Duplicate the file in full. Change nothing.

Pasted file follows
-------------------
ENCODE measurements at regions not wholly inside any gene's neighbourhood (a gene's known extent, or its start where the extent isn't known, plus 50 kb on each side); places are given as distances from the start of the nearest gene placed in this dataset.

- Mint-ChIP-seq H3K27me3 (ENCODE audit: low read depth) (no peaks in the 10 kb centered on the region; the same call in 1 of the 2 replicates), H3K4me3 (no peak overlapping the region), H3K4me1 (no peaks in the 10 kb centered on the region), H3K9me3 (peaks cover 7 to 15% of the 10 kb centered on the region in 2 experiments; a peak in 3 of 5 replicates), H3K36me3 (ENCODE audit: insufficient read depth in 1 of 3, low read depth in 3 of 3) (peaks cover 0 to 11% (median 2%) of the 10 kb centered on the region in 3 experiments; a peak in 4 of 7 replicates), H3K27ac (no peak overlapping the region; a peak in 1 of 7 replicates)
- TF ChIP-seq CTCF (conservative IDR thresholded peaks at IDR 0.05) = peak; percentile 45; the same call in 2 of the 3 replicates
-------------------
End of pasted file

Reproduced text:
ENCODE measurements at regions not wholly inside any gene's neighbourhood (a gene's known extent, or its start where the extent isn't known, plus 50 kb on each side); places are given as distances from the start of the nearest gene placed in this dataset.

- Mint-ChIP-seq H3K27me3 (ENCODE audit: low read depth) (no peaks in the 10 kb centered on the region; the same call in 1 of the 2 replicates), H3K4me3 (no peak overlapping the region), H3K4me1 (no peaks in the 10 kb centered on the region), H3K9me3 (peaks cover 7 to 15% of the 10 kb centered on the region in 2 experiments; a peak in 3 of 5 replicates), H3K36me3 (ENCODE audit: insufficient read depth in 1 of 3, low read depth in 3 of 3) (peaks cover 0 to 11% (median 2%) of the 10 kb centered on the region in 3 experiments; a peak in 4 of 7 replicates), H3K27ac (no peak overlapping the region; a peak in 1 of 7 replicates)
- TF ChIP-seq CTCF (conservative IDR thresholded peaks at IDR 0.05) = peak; percentile 45; the same call in 2 of the 3 replicates